Experimental Frankford Arsenal .223 duplex


#1

One of the most exciting x-rays my dentist has taken for me (and its not a 7.62x51mm)! Brass case with nickel primer and red primer seal. Headstamp is REM-UMC 223. The first bullet has a green tip and milled cannlure. Both bullets are GM. I believe that this is one of the first .223 duplex cartridge loaded (Dave Hughes in The M16 Rifle and its Cartridges claims that less than 20 rounds were loaded in late 1962).

NATO Dave


#2

That is awesome. I did not realize that a duplex round was ever developed until now. Very cool x-ray!

Jason


#3

The angle on the base of the second projo is very interesting. I wonder what the average spread would be over 50 yards or so.


#4

Dave, great cartridge! Thanks to you and your dentist.


#5

Dave, what does yours weigh?

joe


#6

Very cool! Thanks.


#7

Joe
Total weight of my specimen is 189gr. Hughes gives the front and rear bullet weights as 33gr and 34gr respectively.

Jon
I don’t have any information on the .223 duplex but second bullet of the 7.62x51mm M198 duplex round also has an angled base. Figures I’ve seen for the mean radius at 100 yards for the front and rear bullet of the M198 are about 1.5" and 11" respectively.

NATO Dave


#8

Other duplex cartridges used the tilted base bullets to increase dispersion and hit probability. The four Cal .30 Project Salvo cartridges and the 25 Winchester come to mind. They go back years before the 5.56 Duplex cartridges. The 7.62mm experimental (FAT314) was actually adopted as the M198 but was never considered a significant combat advantage over the standard M59 or M80 Ball. It was short lived.

The concept of two or more bullets in a single cartridge is like the Energizer Bunny. It just keeps going and going and going.

Ray


#9

[quote=“RayMeketa”]Other duplex cartridges used the tilted base bullets to increase dispersion and hit probability. The four Cal .30 Project Salvo cartridges and the 25 Winchester come to mind. They go back years before the 5.56 Duplex cartridges. The 7.62mm experimental (FAT314) was actually adopted as the M198 but was never considered a significant combat advantage over the standard M59 or M80 Ball. It was short lived.

The concept of two or more bullets in a single cartridge is like the Energizer Bunny. It just keeps going and going and going.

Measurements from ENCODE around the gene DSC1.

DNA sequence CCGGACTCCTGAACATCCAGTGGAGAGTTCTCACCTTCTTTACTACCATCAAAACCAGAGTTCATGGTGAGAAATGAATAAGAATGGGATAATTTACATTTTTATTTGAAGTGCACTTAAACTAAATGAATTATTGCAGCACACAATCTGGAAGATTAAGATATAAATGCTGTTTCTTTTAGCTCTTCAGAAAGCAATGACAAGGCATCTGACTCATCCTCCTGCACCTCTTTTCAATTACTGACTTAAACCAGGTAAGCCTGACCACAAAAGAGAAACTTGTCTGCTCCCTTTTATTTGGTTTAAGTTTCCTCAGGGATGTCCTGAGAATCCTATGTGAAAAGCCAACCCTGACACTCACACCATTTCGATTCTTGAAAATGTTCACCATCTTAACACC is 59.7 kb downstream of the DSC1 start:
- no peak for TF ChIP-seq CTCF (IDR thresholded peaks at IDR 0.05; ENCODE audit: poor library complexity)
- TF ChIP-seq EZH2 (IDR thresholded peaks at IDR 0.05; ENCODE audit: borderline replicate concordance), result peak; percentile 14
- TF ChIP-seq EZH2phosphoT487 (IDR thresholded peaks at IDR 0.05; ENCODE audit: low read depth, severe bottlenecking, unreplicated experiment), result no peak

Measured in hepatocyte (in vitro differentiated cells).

Ray[/quote]

The philosophy for Duplex (and triplex) loads seem to be “we know that our soldiers never hit anything that they aim at so if we make the bullet(s) go somewhere else then maybe one of them will hit something!”.

gravelbelly


#10

It’s called “Spray And Pray”.


#11

Dave,

Great item and awesome x-ray!

Is it just the way the x-ray came out or does it seem the rear projectile is of a homogeneous construction? The front projectile clearly has a jacket and core though it looks less apparently so where it is seated in the case mouth. Perhaps it’s just the resolution of the image with the brass case being passed through as well?

DaveE


#12

Dave E
Although I can’t be sure, I think it’s most likely an artifact of the x-ray image. I’ll post another image shortly that points to this. I have an extensive reference collection for an older x-ray system, but I’m still learning to interpret the images from the system my dentist currently uses.

NATO Dave


#13

Instead, the German Army ( Wehrmacht) believed in “Volume of Fire” with its HROF MG34 and 42…Get enough rounds over to the enemy, and some are sure to hit…The US principle of " Hard Rain"
with the M1917 and the M1919, was the same.

The Duplex and Triplex loads are a Over-complicated solution to a Simple Problem…Either teach /train your soldiers to shoot well (USMC) or Fire so much lead (MG) that it don’t matter whether your riflemen can shoot or not.
Personally, I prefer a combination of the Two…HROF MGs to keep the enemy down, and good riflemen to take out the enemy individually.

Doc AV